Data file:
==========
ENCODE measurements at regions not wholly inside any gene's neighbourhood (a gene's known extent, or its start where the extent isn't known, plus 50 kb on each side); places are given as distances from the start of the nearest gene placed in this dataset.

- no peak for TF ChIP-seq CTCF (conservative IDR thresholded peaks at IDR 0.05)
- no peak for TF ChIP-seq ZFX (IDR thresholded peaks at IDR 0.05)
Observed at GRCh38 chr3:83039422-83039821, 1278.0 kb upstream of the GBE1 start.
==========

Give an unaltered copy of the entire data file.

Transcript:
ENCODE measurements at regions not wholly inside any gene's neighbourhood (a gene's known extent, or its start where the extent isn't known, plus 50 kb on each side); places are given as distances from the start of the nearest gene placed in this dataset.

- no peak for TF ChIP-seq CTCF (conservative IDR thresholded peaks at IDR 0.05)
- no peak for TF ChIP-seq ZFX (IDR thresholded peaks at IDR 0.05)
Observed at GRCh38 chr3:83039422-83039821, 1278.0 kb upstream of the GBE1 start.